Libel laws do not work in an online world: Will the draft Defamation Bill provide the solution?

Libel laws do not work in an online world: Will the draft Defamation Bill provide the solution?


Author: Jo Joyce

Recent cases have further highlighted the arguments in favour of libel reform for England and Wales.

Critics of the law as it stands claim it persecutes those publishing controversial opinions, particularly in scientific fields and, more insidiously, that the law frightens many off publishing at all.

Worryingly, for many website operators it appears from a recent judgment that a mere link to offending content on another site may be sufficient to render you liable for its contents.

New case, familiar facts

In the recent case of McGrath v Dawkins and Others, McGrath, a self-published author, brought claims of defamation against well known scientist and atheist campaigner Professor Richard Dawkins, as well as Dawkins' Foundation for Reason and Science, online retailer Amazon and an individual, Vaughn Jones. Jones had made critical postings about McGrath on Amazon and, a site registered to the US sister organisation of Dawkins' UK foundation.

The claimant argued that he had been defamed by Jones and that Dawkins, his foundation's website and Amazon were responsible for allowing defamatory publications and so were liable for defamation themselves.

After a lengthy pre-trial process in which hundreds of thousands of pounds worth of costs were incurred by the various parties, the judge ultimately agreed with the defendants that the claims failed on a number of counts and should be struck out almost in their entirety.

Although the McGrath case was unusual in some respects, not least because the claimant pursued it himself as a litigant in person, in many respects it will sound familiar to readers.

A number of prominent cases have been fought in which defendants - often members of the scientific community - have struggled to defend their right to pass comment on organisations, individuals or practices of which they disapprove on the basis of their scientific opinion.

The case of British Chiropractic Association v Singh saw the defendant scientist forced to pursue a lengthy battle all the way to the Court of Appeal to establish his right to publically criticise the claimant's practices.

Hidden risks in hyperlinks

The McGrath case highlighted the fact that the law is extremely unclear when it comes to linking to defamatory material and whether this constitutes a 'publication' of it or not.

The claimant argued that there was a link from the Dawkins' Foundation's UK site to the US site where the postings in question were made. The existence of the link was disputed, but the claimant argued that if it existed, the Foundation would be publishing the postings on the US site simply by linking to them.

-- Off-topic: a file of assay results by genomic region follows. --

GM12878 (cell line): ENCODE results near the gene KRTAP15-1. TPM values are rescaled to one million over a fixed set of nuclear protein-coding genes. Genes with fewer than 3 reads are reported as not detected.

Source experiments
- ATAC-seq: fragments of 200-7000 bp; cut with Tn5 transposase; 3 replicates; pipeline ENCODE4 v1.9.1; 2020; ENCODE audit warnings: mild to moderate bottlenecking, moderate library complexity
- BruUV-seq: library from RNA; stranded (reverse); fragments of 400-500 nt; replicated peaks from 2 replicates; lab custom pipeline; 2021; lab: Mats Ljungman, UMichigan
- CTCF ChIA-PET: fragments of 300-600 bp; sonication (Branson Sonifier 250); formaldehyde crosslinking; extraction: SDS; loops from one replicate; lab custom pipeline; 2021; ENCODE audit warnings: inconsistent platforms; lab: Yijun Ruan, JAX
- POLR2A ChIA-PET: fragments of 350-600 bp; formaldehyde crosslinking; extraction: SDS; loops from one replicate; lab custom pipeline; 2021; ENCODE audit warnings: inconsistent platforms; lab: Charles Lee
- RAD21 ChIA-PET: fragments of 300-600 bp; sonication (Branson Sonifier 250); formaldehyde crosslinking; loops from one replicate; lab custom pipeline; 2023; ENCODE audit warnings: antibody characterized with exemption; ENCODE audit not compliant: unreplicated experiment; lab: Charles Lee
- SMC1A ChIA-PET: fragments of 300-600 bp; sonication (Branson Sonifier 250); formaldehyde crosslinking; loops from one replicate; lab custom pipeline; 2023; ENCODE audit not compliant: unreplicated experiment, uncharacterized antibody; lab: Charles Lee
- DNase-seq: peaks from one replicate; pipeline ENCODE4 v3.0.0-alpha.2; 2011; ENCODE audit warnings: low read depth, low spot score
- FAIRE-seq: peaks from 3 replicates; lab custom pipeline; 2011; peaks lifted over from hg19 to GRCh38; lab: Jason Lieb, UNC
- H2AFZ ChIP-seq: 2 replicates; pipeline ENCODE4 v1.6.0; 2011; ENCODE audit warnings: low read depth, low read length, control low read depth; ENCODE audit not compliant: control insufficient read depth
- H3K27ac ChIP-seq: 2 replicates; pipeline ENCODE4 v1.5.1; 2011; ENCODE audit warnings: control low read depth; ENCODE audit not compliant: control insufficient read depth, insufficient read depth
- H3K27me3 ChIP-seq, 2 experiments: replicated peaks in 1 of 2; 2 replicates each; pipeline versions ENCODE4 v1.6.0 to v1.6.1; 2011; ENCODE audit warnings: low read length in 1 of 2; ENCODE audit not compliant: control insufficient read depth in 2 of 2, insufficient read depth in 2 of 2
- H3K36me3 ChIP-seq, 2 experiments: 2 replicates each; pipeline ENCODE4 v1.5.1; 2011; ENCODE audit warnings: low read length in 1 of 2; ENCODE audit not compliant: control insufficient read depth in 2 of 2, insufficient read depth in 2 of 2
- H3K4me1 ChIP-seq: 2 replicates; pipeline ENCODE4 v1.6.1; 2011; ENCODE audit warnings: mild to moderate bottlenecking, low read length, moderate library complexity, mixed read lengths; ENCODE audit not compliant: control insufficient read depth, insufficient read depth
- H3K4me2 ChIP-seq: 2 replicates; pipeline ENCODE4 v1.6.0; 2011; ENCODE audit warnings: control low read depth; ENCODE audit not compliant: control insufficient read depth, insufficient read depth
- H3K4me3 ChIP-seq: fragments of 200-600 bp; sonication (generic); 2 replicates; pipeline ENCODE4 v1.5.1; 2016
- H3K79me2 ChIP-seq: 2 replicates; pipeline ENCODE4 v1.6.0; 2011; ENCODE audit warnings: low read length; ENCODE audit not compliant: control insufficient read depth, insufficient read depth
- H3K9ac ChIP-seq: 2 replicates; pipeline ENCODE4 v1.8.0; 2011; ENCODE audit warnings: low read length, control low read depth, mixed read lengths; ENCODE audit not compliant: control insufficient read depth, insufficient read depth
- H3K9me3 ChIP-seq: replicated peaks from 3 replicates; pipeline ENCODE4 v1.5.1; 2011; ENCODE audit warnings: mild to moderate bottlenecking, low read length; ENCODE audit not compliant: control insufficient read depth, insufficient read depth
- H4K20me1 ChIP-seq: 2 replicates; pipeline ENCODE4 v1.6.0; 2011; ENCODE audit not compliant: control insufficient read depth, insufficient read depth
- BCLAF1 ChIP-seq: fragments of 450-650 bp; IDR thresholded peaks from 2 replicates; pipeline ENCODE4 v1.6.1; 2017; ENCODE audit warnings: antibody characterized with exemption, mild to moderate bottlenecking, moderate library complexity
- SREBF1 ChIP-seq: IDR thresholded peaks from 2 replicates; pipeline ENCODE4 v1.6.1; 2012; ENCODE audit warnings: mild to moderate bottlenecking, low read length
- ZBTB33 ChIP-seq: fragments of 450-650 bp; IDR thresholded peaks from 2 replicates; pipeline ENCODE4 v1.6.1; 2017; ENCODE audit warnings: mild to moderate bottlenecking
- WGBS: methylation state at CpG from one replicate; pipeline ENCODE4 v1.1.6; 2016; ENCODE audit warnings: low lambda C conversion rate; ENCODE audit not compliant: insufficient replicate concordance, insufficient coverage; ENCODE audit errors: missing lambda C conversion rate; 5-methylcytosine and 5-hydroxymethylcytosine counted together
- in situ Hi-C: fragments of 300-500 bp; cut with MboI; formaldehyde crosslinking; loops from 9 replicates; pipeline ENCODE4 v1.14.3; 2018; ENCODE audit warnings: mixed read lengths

In this case, the matter was not ultimately decided, but the judge stated in his findings that in certain circumstances, inserting a hyperlink could amount to publication of the page linked to, particularly where the transition is fairly seamless and the reader might not be aware that they are moving to a different website.

The untold damage

There appears to have been a proliferation of high profile libel cases in recent years, although in reality the prominence of these cases is largely down to an effective and vigorous campaign being pursued by a number of organisations and public figures.

A serious concern is that the true nature of the problem and the need for reform is obscured from view because of the chilling effect that the current law has on writers and publishers.

Campaign groups argue that the real effect of the current libel laws is the reluctance of publishers to take a chance on controversial material. It is claimed that scientists and authors are being intimidated into withdrawing articles and blog pieces, often by large organisations using the law as an elaborate form of PR.

What about the Defamation Bill?

With all three main political parties committing to libel reform in their 2010 manifestos, it is perhaps not surprising that England's largely uncodified libel laws are set to be changed by a new Act of Parliament.

Currently working its way through Parliament, the draft Defamation Bill goes some way to satisfying campaigners and provides added protection for academic publications.

The Bill will also introduce stricter tests for foreign litigants in an attempt to reduce Britain's reputation as a centre for libel tourism.

However, campaigners have criticised the Bill for offering no real protection for website operators or defendants faced with claims brought by large organisations.

Under the law as currently drafted, corporate entities will still be able to bring defamation claims with relative ease.
The main argument against the current form of the Bill is that it offers no defence of publication in the public interest. Although at present there is a defence which can be employed by journalists who can show reasonable efforts were taken to ensure the publication was responsible, this does little for bloggers or columnists, and fails to reflect the democratisation of publication brought about by the internet.

Caution advised

The Bill is likely to receive further amendments before it becomes law, so its reach is still unclear.

In the meantime, website owners are advised to be careful what they link to and to seek legal advice if they are concerned about incurring liability for someone else's statements.